Greg shares tips for identifying the spam messages that might be sent to your mobile device in this episode of Ask The Expert. 800 CHAB radio presents Ask the Expert with Greg Marcyniuk of Heritage Insurance located in Moose Jaw.
Here's a full transcript of the episode.
Rob Carnie: So, take a look at your mobile phone. What do you have on there? You've got your email. You've got your banking information, maybe. You've got your Facebook, your Twitter, your Instagram, perhaps you've got Teams, perhaps you've got Zoom, perhaps you've got the TikTok. You've got a whole lot of things going on on your mobile device. And you've got a whole lot of personal information on your mobile device. Do you know how to protect that information? Greg Marcyniuk, Heritage Insurance on Ask The Expert is here to help us out with that today. Thanks for this, Greg.
Greg Marcyniuk: Not a problem, Rob. But, in fact, I just pulled up the statistic this morning on our own website. We have actually 56.8% of our users were utilizing their mobile device to come into our website. So, I wanted to stick with spam from legitimate emails, texts, and social medias, and also what to do if you do receive any spam and how to keep it off your phone. So, because you've got your personal data and, as well, a lot of people are utilizing it for credit cards as far as even your direct debit.
So, what is spam? The simplest definition of spam is unsolicited email, unsolicited text messages, and as well, software.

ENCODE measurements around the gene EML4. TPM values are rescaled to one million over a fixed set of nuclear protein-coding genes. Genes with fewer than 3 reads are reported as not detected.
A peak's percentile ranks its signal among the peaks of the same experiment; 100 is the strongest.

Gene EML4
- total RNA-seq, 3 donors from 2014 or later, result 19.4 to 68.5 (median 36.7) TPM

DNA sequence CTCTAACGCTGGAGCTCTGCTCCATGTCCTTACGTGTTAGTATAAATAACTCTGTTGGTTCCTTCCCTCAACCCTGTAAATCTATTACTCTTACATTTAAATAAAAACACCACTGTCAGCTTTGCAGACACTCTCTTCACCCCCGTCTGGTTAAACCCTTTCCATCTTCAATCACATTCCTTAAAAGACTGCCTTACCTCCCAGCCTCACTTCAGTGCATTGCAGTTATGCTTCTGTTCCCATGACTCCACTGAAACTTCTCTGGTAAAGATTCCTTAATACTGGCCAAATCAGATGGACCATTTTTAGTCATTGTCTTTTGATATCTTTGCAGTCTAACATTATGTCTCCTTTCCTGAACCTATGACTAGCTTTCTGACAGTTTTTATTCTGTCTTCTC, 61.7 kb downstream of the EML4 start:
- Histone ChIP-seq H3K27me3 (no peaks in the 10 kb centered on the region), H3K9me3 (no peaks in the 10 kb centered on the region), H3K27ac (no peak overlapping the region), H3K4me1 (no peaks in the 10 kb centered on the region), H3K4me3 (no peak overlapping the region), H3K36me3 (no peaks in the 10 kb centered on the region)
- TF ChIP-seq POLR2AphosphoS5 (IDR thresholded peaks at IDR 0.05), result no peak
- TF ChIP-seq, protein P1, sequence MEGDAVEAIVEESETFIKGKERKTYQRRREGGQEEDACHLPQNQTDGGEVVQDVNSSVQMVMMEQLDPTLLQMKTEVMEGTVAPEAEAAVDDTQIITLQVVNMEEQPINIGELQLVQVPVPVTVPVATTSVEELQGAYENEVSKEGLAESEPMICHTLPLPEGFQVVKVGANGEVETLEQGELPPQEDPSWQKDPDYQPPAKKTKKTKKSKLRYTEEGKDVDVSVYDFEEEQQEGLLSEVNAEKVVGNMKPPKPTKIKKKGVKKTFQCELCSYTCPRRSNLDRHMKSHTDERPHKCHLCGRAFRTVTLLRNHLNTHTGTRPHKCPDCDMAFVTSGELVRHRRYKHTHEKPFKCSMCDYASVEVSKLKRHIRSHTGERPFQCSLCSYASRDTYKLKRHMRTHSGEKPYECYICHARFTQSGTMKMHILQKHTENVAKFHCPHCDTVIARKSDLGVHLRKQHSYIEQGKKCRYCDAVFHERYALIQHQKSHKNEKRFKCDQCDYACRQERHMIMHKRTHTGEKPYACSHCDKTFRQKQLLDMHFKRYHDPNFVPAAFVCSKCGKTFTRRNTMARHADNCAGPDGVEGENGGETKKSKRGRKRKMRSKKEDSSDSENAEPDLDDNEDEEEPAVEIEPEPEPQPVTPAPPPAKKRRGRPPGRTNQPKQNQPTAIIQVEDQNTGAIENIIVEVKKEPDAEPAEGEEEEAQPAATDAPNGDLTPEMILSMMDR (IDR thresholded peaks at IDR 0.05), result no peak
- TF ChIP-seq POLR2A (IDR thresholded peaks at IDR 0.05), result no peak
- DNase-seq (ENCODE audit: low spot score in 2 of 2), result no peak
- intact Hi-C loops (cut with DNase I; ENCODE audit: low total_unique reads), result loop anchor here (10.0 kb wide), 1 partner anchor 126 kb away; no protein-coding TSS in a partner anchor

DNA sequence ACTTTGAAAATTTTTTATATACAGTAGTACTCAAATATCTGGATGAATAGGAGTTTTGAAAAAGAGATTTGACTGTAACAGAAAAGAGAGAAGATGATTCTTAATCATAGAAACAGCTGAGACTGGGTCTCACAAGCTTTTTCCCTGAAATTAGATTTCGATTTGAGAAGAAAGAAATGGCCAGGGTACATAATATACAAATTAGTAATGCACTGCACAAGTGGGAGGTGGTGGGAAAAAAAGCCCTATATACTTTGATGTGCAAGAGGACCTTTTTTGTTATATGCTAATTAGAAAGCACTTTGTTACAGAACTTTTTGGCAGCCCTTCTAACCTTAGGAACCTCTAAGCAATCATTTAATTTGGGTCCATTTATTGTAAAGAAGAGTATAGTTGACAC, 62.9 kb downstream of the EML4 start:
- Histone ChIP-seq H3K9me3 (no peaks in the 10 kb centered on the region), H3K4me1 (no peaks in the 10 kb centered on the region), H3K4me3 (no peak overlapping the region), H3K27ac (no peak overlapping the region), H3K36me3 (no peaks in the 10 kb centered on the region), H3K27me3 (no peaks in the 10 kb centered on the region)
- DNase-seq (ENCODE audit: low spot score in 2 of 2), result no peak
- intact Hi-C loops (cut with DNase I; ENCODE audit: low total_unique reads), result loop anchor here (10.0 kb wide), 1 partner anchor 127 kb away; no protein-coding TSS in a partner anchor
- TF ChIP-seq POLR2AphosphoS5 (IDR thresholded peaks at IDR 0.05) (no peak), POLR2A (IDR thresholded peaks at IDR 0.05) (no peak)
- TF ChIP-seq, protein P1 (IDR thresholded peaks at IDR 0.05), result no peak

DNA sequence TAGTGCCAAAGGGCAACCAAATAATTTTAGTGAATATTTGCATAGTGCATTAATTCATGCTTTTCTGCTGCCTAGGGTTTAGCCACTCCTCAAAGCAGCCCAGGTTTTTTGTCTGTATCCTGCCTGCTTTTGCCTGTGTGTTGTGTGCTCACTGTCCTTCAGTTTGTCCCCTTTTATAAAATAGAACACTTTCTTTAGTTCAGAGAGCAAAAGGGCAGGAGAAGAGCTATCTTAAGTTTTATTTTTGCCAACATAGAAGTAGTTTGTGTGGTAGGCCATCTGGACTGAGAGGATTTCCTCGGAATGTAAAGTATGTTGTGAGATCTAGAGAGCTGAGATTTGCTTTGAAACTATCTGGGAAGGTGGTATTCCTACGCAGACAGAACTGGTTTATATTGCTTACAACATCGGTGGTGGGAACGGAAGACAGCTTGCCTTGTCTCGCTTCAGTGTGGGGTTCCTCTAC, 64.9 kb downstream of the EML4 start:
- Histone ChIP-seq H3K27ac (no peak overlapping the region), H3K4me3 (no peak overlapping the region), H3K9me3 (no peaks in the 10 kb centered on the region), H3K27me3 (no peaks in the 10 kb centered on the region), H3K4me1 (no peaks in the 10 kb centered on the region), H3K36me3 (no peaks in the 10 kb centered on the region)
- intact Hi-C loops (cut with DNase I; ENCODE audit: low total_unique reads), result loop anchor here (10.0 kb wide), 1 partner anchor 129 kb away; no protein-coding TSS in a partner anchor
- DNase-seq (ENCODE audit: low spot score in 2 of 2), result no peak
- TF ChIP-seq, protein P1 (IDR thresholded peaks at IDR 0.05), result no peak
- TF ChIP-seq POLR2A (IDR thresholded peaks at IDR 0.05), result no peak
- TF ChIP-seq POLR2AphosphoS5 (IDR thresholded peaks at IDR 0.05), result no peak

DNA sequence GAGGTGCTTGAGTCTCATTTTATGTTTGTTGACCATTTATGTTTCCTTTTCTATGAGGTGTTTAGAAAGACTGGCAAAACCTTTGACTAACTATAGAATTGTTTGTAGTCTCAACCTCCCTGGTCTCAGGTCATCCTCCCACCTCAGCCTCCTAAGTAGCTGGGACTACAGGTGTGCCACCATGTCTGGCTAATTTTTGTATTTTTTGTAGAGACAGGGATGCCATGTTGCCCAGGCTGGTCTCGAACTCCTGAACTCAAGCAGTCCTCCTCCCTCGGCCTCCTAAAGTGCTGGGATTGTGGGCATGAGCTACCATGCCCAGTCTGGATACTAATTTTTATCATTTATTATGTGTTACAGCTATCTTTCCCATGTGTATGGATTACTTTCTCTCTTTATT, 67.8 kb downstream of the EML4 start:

So, if you're worried about spam, first and foremost, have you ever done business with the organization that sent the text and then provided you with their email address or their text number? And as well, if there's no unsubscribe option, either via text or on email on your phone, then this is a violation of CASL, which is the Canadian Anti-Spam Legislation, even if it is sent by a legitimate company. And that's a site I would also recommend, and you'll be able to get this downloaded on our website later. (More information on CASL is here.) The sender doesn't properly identify themselves or provide current information or contact information.
And the message also, if it asks for sensitive information - no bank or any sort of company is ever going to ask you for personal or financial information. As well, if they impersonate people or companies you know, if they come out and they sound somewhat unfamiliar, you want to watch for these lists of what I've got as far as warning signs. As well, if it contains any spelling and grammar mistakes - real companies, they usually get the time to get it right.
Also, if they use scare tactics - for example, "Your account will be deleted, if you don't respond," it's probably spam. As well, if they ask for money in advance, check with the person if it's coming from a friend for an emergency, make sure that it actually is them that do need the money. And another big one is if it sounds too good to be true as far as giving you prize money, typically these are spam.
So, if you think you've received spam, don't respond to it. Don't open any attached files. Don't click any buttons to open any web pages. And again, report this to the government of Canada. They actually have an account.
One of the things that you should never do if you do receive a spam text, don't type in "Stop" or "Unsubscribe." Basically, what you're saying is yes, this phone belongs to someone, and that's great news for these thieves. It lets them know that you're a real person and they should target you more often. So, if you think you're putting an end to this stuff, it's just gonna make it worse.
Rob: For more information on protecting yourself from thieves and spam with your mobile device, check out the Heritage Insurance website or call Greg Marcyniuk at Heritage Insurance anytime, (306) 693-7640, or drop into Heritage Insurance at the corner of First Avenue Northwest and Fairford in downtown Moose Jaw. We'll have more on protecting your privacy and your mobile device on our next episode of Ask The Expert, with Greg Marcyniuk at Heritage Insurance.
(Video transcription by Speechpad)